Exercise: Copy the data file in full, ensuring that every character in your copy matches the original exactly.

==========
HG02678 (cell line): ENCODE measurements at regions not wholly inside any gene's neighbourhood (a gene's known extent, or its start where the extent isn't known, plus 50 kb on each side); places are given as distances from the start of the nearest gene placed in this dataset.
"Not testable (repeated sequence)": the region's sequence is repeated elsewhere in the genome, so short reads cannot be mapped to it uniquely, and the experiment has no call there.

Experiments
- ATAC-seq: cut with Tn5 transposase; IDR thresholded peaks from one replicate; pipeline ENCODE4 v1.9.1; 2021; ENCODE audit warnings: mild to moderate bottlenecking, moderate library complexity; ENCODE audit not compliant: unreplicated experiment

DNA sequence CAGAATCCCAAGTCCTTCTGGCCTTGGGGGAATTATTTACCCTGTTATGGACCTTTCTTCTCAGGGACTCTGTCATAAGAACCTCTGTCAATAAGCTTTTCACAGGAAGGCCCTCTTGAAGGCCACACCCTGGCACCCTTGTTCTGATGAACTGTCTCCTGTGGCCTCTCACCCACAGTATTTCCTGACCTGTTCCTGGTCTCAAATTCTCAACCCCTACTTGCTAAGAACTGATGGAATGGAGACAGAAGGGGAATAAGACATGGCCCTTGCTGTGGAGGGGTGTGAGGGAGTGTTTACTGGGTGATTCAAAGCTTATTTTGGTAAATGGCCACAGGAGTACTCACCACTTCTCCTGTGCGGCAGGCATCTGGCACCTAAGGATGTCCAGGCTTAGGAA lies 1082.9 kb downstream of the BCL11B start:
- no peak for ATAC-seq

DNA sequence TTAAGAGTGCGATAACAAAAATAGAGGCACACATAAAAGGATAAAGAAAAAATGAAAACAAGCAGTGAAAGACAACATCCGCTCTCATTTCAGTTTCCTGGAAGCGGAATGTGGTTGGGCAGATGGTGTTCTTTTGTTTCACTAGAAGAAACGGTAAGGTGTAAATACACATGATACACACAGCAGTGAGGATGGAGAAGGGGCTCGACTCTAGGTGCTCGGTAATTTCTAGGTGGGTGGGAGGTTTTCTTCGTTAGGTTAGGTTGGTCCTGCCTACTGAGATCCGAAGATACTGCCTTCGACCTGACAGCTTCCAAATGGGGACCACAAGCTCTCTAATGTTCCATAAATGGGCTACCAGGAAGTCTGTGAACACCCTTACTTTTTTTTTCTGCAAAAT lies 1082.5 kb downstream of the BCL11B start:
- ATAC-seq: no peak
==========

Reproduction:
HG02678 (cell line): ENCODE measurements at regions not wholly inside any gene's neighbourhood (a gene's known extent, or its start where the extent isn't known, plus 50 kb on each side); places are given as distances from the start of the nearest gene placed in this dataset.
"Not testable (repeated sequence)": the region's sequence is repeated elsewhere in the genome, so short reads cannot be mapped to it uniquely, and the experiment has no call there.

Experiments
- ATAC-seq: cut with Tn5 transposase; IDR thresholded peaks from one replicate; pipeline ENCODE4 v1.9.1; 2021; ENCODE audit warnings: mild to moderate bottlenecking, moderate library complexity; ENCODE audit not compliant: unreplicated experiment

DNA sequence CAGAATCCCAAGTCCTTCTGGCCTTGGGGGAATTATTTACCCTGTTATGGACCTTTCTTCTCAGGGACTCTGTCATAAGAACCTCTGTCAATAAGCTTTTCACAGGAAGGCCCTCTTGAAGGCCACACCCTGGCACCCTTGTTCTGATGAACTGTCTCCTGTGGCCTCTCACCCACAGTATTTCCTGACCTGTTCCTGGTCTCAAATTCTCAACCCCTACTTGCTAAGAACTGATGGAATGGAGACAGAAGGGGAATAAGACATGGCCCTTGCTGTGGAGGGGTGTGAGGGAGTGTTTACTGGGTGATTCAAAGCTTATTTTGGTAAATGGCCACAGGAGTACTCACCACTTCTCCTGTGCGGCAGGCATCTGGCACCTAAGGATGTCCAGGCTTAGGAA lies 1082.9 kb downstream of the BCL11B start:
- no peak for ATAC-seq

DNA sequence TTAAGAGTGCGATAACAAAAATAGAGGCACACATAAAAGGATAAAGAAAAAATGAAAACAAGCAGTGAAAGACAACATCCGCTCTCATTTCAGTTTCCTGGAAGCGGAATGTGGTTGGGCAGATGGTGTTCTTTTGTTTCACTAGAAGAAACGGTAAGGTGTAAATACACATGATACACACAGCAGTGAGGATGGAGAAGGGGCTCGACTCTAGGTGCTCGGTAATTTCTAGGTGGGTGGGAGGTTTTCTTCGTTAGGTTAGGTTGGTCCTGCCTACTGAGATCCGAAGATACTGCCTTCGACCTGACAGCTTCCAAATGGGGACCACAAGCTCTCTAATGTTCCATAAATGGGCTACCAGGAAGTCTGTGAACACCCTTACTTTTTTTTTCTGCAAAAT lies 1082.5 kb downstream of the BCL11B start:
- ATAC-seq: no peak